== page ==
“Running Scared” (1986)
Unfairly overlooked in the annals of “the Captain’s gonna have our asses for this!” biracial buddy movies, “Running Scared” with Billy Crystal and Gregory Hines is actually great fun, even if it breaks one of the basic founding rules of the genre in that the two cops in question actually like each other from the get-go (they’ve been partners and best friends a long time already it seems). Since there’s no “I’m not working with this rookie!” or “My partner is out of control!” conflict for the two to overcome, it could be suggested that as a duo they don’t have much of an arc (gonna retire; not gonna retire, is about it), nor are they particularly differentiated from each other — they’re two quick, witty wisecracking sides of the same coin. But really, it hardly matters when the dialogue is this rapid-fire and the chemistry between the leads is this convincing. The plot’s silly enough and a little convoluted (Jimmy Smits’ bad guy is not given much in the way of script — except for memorably bellowing “My coke, my COKE!” at one point, but Joe Pantoliano has fun with a snitchy role that anticipates Joe Pesci’s in the “Lethal Weapon” sequels), but really this is more comedy than action movie and all the drug busts and subplots about a pair of cocky young undercover cops are just there to provide hooks for Hines and Crystal to hang some one-liners off. And Dan Hedaya turns in something of a definitive angry-boss-who’s-really-on-their-side performance too. So everyone delivers the banter with the timing and precision of pros, with Hines really showing the mettle that had him cast in the Eddie Murphy role in “48 Hrs” (he had to drop out due to scheduling conflicts with “The Cotton Club” — what could have been!), and between the repartee and the nice Chicago-ey feel, with a car chase that happens on the L a special action highlight, it’s kind of an irresistible package. Which marks it out as a neglected high point in the erratic career of director Peter Hyams too.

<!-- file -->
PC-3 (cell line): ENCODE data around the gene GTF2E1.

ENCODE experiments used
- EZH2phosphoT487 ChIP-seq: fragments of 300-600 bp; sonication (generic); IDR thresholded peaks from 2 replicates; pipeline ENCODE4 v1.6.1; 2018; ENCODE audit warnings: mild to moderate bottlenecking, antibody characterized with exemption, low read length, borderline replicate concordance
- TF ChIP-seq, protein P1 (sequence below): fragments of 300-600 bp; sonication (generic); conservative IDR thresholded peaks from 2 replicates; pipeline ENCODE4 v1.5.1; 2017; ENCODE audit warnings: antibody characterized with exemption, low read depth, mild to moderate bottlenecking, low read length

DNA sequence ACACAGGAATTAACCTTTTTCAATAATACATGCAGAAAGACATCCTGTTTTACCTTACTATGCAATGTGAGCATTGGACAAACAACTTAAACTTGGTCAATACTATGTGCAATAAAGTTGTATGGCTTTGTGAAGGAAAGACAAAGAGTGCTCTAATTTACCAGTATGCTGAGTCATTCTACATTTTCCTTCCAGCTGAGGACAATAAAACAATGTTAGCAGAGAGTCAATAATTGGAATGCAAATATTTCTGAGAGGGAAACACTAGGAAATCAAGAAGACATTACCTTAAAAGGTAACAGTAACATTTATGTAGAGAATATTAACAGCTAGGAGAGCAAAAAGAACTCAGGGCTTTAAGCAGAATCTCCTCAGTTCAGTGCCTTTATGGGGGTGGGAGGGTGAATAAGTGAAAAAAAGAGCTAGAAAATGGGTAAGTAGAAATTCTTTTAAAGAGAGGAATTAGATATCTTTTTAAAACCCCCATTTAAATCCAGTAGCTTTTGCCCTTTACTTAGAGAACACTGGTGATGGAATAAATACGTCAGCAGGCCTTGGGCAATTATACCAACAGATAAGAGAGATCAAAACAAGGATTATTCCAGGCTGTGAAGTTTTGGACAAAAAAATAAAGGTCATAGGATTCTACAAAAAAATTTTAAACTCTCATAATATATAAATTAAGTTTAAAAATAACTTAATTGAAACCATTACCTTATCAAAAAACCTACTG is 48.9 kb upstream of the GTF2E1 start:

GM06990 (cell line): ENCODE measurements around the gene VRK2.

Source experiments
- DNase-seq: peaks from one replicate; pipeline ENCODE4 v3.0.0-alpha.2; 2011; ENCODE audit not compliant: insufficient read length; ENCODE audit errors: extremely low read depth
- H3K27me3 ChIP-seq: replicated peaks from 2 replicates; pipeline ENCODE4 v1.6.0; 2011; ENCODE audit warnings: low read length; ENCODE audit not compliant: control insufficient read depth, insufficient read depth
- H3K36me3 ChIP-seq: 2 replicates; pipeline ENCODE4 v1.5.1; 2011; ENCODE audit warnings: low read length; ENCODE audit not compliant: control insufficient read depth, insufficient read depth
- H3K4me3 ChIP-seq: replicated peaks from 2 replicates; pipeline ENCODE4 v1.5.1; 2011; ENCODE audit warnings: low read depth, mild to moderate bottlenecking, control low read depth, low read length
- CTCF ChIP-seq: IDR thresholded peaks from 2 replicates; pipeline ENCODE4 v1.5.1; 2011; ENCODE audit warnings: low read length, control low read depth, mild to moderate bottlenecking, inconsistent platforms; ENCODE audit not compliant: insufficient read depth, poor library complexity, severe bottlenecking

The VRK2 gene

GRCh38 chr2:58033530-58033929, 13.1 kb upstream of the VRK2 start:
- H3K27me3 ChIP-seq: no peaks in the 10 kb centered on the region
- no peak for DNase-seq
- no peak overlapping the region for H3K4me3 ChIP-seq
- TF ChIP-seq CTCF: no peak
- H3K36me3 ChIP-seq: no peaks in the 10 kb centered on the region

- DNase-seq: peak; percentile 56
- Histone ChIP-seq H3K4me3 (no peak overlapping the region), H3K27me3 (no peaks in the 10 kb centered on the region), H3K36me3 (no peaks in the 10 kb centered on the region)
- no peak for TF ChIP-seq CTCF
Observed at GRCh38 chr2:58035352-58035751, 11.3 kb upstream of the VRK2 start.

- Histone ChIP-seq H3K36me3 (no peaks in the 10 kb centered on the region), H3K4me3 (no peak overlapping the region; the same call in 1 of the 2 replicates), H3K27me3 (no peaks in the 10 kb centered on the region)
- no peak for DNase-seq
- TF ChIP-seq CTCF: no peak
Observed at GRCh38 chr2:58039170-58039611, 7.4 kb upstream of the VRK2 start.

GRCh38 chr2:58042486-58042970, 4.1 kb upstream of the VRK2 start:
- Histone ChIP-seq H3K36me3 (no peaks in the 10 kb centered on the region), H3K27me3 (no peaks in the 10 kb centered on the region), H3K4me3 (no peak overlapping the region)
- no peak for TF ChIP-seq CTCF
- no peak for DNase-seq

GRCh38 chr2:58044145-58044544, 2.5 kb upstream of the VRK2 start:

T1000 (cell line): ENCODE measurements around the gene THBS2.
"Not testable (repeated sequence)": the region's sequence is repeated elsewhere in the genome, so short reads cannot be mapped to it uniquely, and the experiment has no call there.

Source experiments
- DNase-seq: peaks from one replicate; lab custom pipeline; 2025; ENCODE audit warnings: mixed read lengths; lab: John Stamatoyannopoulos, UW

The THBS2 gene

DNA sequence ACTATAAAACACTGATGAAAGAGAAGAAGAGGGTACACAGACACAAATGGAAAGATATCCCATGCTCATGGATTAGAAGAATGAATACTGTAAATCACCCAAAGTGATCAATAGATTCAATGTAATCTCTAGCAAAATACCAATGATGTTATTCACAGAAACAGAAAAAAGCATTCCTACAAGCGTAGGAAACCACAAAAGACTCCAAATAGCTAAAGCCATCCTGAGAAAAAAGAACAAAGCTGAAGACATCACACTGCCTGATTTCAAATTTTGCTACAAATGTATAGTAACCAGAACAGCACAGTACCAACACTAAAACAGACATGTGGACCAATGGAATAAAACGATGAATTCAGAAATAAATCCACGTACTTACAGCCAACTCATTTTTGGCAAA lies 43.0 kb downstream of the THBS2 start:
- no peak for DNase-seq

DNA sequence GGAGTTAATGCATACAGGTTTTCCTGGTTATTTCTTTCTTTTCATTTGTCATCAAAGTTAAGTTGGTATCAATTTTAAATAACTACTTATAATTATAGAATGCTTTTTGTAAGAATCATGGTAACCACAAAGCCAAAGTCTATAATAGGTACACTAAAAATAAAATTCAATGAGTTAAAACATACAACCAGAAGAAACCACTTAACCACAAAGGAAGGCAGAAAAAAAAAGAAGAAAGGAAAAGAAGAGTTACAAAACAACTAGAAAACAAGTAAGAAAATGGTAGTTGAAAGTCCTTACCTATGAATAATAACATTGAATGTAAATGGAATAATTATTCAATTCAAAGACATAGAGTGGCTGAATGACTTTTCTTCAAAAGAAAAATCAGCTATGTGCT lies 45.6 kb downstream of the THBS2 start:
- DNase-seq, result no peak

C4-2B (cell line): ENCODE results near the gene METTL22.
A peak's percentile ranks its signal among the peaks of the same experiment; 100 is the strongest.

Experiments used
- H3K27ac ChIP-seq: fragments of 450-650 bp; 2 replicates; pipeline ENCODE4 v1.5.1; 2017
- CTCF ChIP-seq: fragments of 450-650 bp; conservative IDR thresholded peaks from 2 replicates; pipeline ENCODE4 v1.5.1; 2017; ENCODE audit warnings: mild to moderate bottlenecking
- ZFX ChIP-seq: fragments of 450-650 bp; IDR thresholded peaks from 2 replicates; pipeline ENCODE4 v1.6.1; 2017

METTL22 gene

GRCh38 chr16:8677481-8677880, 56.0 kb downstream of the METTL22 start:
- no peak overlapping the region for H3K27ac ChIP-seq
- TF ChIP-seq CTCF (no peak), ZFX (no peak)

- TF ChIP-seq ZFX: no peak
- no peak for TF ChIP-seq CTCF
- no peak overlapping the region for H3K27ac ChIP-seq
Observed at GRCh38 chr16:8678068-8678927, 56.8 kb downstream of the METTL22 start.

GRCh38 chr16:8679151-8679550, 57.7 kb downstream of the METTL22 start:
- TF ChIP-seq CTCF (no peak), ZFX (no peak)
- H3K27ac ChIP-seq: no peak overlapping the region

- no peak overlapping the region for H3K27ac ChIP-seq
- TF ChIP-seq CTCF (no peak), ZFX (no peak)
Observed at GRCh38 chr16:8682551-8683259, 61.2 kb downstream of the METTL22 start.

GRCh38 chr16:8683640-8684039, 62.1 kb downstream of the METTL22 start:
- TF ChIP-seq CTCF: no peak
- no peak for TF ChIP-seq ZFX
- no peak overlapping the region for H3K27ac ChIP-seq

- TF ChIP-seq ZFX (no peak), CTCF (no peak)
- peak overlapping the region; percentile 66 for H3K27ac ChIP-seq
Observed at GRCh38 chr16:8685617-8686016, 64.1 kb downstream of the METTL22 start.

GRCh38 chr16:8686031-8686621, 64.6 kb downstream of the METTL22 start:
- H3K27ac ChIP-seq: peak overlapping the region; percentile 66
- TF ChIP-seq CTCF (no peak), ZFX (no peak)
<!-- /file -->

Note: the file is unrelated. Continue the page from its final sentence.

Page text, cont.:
“The Other Guys” (2010)